Social Sciences Comprehensive Interdisciplinary Research & Education
Since the nineteenth century, the various fields of social sciences have become increasingly fragmented and specialized. While this has undoubtedly allowed many sophisticated theories to be developed, it has also led the way for the individual fields to become independent and shut off from each other – a state of affairs that has been detrimental to fields spanning multiple disciplines. In marked contrast, globalization, regionalization, and the shift towards an information-orientated society continue to accelerate, and the entire world now faces many common problems such as environmental issues. To resolve problems related to government, economy, law, and culture, the social sciences must adopt a more comprehensive approach instead of just focusing on individual disciplines.
Academia must never lose touch with real society. In addition to mapping society (which is changing rapidly) and the current state of academia, the Graduate School of Social Sciences aims to cultivate human resources with the ability to act as knowledge coordinators. These human resources will be trained to acquire and develop specialized knowledge, to recognize problems and to work to solve them from a wider, more comprehensive perspective by systematically utilizing expertise from a wide range of fields.
Higher Education for the Public
By providing both day and evening courses, the Graduate School of Social Sciences is also open to members of the public. In order to cope flexibly and practically with changes in society, it is necessary for the academia to develop ties with persons who play an active role in various areas of society. By providing a means for mutual exchange between society and academia in terms of the expertise and hands-on experience of the former and the results of research and education of the latter, this graduate school aims to produce specialists with practical, multidimensional capabilities. Since its establishment, we have conferred degrees on a great number of individuals, including both students and members of the public. Many of them have obtained master’s degrees and a number of these graduates have advanced to the doctoral program. Then, the members of the public having completed these studies often put their newly-gained knowledge to practical use in businesses and research organizations.
Furthermore, this graduate school also opens its doors to international students. In addition to foreign academic staff, we have a large number of Japanese instructors with specialist research expertise in the fields of international economics, society, and culture. By promoting intellectual exchange between students and academic staff from Asia and other countries all over the world, this graduate school aims to provide graduates with the necessary skills to view issues from a much wider perspective and to play an active role in global society.
The Graduate School of Social Sciences offers a choice of two majors – one in Global Society, the other in Policy Sciences. As massive migration of people, goods, and information causes our global community to draw ever closer together, students majoring in Global Society will principally adopt an all-encompassing, international approach to their research activities. Given the level of interest in regional integration such as the East Asian Community, geographical imbalances in wealth and widening economic disparities, and the trend towards the resurgence of local identities (as shown by ethnic conflicts and religious hostilities), it is not hard to see that today’s global society often behaves in a way that contradicts the ideals of globalism. The Major in Global Society provides students with an opportunity to do research in six areas: Transdisciplinary Approaches to Social Sciences, International Studies, Area Studies, Policy Design for the Welfare Society, Sustainability Science, and Contemporary Japanese Studies, so that they may examine the related global-scale problems from a more comprehensive viewpoint.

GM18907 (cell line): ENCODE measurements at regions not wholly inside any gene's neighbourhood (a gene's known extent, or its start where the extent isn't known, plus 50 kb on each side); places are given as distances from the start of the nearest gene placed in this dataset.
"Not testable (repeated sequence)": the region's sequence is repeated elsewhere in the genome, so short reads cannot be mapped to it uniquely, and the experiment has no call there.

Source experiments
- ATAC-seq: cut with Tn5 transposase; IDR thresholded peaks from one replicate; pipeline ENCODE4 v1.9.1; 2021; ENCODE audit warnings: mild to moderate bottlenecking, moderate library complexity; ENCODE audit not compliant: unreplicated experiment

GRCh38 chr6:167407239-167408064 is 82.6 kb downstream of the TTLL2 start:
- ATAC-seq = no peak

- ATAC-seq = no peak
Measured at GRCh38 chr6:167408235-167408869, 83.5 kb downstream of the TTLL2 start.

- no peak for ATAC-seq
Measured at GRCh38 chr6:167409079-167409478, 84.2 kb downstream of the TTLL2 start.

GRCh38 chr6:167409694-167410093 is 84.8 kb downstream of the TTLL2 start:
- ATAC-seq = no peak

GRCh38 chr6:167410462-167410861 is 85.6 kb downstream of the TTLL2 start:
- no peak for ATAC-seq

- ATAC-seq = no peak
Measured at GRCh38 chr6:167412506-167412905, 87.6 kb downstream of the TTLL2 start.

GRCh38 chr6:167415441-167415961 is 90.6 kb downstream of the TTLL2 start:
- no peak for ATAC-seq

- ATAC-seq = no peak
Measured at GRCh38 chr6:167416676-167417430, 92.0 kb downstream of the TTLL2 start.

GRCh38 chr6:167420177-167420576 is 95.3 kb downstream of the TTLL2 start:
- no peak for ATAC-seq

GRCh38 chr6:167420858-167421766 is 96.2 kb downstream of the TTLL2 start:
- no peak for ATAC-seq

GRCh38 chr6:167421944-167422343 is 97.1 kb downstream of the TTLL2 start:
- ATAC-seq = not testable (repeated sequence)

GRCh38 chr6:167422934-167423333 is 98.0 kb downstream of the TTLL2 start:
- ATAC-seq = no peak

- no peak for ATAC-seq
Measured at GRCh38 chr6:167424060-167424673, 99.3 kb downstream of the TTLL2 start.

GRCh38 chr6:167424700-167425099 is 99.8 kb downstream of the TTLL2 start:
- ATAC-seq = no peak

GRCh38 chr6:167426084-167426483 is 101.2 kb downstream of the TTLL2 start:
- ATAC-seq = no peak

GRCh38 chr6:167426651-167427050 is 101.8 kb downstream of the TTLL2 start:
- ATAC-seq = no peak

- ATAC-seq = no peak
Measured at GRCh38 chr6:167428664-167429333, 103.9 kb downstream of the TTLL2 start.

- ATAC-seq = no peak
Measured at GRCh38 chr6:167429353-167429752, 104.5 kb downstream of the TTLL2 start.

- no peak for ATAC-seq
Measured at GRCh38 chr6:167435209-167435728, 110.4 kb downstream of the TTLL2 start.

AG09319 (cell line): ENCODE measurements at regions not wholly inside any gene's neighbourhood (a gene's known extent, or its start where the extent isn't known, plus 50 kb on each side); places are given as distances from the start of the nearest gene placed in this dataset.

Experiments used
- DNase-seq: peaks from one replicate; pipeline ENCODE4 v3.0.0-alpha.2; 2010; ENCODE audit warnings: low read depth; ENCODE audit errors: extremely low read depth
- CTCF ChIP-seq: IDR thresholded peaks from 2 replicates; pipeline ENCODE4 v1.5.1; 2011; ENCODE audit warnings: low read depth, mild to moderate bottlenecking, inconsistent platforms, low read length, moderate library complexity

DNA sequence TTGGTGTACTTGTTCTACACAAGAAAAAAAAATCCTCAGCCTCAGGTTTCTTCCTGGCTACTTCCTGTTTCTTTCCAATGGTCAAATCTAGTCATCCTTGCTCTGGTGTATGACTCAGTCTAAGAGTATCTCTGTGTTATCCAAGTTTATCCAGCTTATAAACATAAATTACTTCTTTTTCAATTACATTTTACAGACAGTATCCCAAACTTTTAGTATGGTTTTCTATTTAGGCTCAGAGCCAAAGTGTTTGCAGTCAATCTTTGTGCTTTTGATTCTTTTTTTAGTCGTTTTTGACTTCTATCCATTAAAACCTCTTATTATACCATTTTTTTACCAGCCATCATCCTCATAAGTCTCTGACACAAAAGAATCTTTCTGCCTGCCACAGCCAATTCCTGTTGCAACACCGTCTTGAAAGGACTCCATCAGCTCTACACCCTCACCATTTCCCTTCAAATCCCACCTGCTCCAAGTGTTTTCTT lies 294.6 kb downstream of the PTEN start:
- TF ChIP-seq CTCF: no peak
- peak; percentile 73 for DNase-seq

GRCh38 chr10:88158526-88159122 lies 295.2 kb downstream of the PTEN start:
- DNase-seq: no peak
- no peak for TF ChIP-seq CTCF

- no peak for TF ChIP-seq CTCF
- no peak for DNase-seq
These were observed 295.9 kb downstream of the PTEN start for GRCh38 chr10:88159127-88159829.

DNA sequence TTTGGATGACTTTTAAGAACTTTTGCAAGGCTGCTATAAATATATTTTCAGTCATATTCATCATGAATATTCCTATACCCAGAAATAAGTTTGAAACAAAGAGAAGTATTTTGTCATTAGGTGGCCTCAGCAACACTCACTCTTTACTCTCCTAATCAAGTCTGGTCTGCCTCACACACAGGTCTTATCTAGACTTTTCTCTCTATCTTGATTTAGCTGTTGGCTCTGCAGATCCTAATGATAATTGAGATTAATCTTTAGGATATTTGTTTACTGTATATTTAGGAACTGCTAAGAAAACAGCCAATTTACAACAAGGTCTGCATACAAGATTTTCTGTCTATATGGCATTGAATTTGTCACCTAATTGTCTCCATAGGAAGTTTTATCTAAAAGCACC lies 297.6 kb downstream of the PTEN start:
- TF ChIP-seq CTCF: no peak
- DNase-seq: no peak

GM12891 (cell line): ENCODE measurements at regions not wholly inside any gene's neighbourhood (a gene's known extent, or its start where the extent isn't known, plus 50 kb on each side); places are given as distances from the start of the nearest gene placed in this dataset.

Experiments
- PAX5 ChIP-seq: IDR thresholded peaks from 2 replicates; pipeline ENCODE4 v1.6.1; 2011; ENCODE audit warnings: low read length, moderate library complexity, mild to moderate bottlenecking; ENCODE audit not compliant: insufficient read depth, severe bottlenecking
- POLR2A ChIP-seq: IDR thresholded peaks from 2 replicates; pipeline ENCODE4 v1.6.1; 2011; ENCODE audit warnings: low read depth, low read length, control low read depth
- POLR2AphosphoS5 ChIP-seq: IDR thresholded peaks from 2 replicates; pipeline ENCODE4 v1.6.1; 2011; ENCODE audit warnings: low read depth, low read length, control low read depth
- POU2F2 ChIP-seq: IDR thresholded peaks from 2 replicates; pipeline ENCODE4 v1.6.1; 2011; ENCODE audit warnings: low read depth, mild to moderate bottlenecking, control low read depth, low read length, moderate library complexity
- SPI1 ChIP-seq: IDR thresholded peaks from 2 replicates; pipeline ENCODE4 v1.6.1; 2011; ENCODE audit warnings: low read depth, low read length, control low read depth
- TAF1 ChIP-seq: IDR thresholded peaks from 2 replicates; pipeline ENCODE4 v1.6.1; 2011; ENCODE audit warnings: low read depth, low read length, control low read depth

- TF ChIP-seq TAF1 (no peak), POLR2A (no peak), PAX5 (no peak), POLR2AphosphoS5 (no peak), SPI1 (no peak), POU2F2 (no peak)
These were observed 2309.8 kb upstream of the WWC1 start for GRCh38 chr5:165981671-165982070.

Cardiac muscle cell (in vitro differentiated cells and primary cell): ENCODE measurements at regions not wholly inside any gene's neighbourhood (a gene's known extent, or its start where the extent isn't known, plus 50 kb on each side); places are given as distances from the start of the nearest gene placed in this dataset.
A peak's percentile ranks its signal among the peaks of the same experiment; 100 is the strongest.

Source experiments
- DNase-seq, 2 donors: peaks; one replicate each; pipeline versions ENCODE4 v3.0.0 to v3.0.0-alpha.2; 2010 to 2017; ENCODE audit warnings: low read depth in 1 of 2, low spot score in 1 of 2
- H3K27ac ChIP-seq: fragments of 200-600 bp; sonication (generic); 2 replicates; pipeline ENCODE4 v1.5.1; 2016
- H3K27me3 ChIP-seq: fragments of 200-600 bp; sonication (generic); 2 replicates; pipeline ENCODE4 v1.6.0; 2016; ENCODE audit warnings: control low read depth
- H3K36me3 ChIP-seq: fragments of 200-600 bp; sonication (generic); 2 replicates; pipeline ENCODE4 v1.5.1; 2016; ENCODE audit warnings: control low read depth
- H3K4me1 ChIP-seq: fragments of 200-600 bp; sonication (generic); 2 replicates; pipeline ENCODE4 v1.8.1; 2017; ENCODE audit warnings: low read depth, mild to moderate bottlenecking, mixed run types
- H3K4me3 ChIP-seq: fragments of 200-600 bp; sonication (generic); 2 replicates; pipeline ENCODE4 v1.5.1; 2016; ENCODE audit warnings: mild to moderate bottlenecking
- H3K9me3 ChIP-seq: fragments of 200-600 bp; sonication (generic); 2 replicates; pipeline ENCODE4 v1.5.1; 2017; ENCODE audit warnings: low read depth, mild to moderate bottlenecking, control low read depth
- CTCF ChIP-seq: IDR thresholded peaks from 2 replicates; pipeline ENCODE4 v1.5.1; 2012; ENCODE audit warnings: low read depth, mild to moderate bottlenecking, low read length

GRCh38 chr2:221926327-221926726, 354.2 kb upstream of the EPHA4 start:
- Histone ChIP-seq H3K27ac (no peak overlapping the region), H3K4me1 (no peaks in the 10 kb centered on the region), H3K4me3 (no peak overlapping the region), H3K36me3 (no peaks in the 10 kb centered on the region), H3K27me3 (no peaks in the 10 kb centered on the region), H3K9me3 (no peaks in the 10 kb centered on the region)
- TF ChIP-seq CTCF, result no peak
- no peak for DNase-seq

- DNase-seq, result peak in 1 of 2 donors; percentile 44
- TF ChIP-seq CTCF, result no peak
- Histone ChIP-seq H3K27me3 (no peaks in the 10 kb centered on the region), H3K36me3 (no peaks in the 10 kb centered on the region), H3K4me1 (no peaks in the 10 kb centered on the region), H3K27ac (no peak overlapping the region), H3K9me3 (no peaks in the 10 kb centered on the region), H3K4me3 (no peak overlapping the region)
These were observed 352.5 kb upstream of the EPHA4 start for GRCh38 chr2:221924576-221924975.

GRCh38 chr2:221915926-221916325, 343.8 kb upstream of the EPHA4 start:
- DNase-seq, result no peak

While facilitating globalism and further development of the information society, the steady march of technology represents both an opportunity for the growth of new businesses and real wealth together with changes in population structure. It is also a potent force capable of transforming the roles and methods of systems, organizations and groups that directly affect our daily lives such as governments, the public sector, civil society, corporations communities, families, and mass media. The major in Policy Sciences provides students with an opportunity to do research in seven areas: Public Policy, Civil Society, Human Resource Management and Empowerment Studies, Policy Design for the Welfare Society, Sustainability Science, Modern Management and Enterprises, and Urban Community Planning and Design. Here, students consider the constantly evolving problems of modern society in the context of specific themes such as medicine, welfare, human rights, urbanization, social solidarity, gender issues, corporations, business administration, distribution, and accounting in order to gain an understanding thereof from a broad range of different standpoints, and thus, to develop the ability to formulate more precise, tangible policy proposals.
Currently, the Graduate School of Social Sciences offers research in eleven areas, including Policy Design for the Welfare Society and Sustainability Science which are available for both majors. We plan to add further research areas and reorganize the current ones as needs arise.